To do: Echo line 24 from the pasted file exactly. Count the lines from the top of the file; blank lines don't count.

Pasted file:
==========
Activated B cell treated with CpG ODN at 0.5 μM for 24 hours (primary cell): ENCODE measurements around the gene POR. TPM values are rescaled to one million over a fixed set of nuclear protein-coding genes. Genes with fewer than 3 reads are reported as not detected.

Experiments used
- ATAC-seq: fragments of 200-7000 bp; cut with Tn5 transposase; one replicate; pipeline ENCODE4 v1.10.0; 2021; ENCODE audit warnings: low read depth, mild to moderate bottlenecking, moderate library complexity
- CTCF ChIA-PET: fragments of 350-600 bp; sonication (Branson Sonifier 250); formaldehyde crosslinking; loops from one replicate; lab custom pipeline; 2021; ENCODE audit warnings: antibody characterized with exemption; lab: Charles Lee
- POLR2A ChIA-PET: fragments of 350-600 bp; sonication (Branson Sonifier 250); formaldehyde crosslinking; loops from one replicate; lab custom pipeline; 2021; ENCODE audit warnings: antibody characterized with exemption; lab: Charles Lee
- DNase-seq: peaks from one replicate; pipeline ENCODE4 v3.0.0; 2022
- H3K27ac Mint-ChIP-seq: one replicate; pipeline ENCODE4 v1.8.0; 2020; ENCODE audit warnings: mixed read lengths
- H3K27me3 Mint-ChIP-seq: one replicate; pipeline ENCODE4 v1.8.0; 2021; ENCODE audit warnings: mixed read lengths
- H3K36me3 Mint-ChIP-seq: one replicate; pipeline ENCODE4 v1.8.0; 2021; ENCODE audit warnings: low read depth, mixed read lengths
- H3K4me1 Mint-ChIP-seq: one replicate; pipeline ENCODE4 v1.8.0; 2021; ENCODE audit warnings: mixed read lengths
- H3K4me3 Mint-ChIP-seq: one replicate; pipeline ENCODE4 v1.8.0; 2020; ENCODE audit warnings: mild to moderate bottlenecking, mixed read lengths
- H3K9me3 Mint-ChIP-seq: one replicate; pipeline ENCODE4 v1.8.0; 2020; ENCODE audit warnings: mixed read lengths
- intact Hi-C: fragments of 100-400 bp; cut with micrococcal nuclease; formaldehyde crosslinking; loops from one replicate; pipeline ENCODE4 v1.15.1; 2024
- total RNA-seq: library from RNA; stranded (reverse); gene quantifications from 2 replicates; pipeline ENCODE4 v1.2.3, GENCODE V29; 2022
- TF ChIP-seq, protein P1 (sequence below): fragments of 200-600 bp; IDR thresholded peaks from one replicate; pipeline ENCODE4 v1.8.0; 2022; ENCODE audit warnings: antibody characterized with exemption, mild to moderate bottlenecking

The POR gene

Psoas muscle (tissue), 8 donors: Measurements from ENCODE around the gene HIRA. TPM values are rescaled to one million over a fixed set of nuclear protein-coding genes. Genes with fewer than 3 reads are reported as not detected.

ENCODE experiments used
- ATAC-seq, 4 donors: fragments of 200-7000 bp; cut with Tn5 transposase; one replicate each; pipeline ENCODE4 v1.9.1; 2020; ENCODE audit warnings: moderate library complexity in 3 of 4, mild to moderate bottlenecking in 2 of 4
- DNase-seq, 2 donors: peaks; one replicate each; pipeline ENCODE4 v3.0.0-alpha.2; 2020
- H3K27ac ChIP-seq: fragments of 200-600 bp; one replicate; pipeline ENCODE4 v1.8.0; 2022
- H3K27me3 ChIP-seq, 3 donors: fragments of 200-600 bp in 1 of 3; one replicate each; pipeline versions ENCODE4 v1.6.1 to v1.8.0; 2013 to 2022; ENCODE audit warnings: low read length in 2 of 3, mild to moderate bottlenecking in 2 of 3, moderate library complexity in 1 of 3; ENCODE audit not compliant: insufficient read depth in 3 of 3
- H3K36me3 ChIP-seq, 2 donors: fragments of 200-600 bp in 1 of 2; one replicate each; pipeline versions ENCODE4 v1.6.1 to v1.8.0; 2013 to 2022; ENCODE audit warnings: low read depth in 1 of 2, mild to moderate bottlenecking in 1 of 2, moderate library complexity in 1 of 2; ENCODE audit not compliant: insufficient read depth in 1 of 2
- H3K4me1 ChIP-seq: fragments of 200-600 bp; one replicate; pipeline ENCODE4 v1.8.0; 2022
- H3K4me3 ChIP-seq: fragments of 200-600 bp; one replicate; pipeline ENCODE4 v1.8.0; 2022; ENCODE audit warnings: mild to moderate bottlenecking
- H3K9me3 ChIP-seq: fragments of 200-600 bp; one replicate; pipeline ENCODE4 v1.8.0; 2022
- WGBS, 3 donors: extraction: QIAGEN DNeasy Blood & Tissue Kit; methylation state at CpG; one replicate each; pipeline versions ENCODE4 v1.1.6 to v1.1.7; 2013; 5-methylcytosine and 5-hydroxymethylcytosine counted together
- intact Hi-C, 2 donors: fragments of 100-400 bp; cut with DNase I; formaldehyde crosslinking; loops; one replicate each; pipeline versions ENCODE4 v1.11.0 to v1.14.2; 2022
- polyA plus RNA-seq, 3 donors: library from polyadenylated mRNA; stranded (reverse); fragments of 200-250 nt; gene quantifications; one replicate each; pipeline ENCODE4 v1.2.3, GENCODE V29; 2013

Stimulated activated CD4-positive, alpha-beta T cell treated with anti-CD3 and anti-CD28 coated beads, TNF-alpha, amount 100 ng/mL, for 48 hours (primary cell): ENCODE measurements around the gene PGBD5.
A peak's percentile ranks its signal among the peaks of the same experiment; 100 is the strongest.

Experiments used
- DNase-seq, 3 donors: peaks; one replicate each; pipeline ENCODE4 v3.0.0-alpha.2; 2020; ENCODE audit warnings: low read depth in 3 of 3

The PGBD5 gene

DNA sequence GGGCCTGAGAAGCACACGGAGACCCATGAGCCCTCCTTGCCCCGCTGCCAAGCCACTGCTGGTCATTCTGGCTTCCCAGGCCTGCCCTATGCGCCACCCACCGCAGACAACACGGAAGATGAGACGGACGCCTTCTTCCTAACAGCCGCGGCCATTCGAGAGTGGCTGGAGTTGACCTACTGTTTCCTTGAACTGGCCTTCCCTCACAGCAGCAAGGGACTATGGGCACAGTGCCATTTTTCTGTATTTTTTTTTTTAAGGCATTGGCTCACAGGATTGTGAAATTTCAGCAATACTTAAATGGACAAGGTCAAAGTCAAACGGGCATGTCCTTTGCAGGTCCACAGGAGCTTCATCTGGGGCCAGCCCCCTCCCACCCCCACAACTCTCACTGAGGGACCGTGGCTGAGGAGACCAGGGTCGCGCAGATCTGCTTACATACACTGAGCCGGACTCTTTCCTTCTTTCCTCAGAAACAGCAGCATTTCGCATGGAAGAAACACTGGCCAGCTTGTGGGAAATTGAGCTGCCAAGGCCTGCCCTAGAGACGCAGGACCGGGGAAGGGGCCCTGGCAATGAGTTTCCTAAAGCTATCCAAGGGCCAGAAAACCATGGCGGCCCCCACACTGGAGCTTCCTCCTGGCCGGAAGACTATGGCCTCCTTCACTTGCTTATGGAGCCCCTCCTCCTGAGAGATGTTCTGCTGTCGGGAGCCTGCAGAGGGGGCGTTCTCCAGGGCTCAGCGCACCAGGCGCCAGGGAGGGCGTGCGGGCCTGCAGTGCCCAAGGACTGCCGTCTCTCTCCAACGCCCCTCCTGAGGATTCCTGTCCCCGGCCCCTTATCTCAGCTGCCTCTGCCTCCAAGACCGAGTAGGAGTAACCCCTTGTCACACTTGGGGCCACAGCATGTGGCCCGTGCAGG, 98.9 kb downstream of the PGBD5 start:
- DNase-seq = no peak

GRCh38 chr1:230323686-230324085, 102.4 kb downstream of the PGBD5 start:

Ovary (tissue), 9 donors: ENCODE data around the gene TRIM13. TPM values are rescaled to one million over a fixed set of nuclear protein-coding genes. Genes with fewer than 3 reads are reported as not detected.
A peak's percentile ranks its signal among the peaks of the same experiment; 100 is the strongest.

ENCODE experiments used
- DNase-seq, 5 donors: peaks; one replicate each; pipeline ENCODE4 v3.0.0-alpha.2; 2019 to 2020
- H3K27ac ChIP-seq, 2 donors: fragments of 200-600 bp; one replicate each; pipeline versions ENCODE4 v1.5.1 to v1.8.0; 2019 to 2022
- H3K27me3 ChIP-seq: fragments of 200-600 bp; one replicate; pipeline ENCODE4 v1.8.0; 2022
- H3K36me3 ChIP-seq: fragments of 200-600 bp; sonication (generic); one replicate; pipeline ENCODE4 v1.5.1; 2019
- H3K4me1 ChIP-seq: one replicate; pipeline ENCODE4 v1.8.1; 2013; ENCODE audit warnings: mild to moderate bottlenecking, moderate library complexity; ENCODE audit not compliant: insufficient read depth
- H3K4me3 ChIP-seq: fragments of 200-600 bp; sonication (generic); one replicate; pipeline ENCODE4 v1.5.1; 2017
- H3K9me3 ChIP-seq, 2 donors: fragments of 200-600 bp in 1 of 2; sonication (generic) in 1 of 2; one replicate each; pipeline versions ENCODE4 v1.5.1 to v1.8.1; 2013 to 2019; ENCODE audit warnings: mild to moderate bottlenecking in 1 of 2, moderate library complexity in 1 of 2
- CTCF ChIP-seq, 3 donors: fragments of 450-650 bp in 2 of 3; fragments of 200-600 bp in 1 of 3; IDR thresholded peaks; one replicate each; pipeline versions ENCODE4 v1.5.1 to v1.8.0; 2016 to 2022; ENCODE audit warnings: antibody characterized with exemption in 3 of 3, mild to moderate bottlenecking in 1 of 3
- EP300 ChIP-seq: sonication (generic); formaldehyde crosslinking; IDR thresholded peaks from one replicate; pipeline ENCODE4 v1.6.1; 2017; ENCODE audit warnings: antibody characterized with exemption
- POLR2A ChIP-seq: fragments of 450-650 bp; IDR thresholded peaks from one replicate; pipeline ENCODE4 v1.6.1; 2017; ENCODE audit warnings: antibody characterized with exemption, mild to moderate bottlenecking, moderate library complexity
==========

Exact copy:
- H3K4me1 ChIP-seq: fragments of 200-600 bp; one replicate; pipeline ENCODE4 v1.8.0; 2022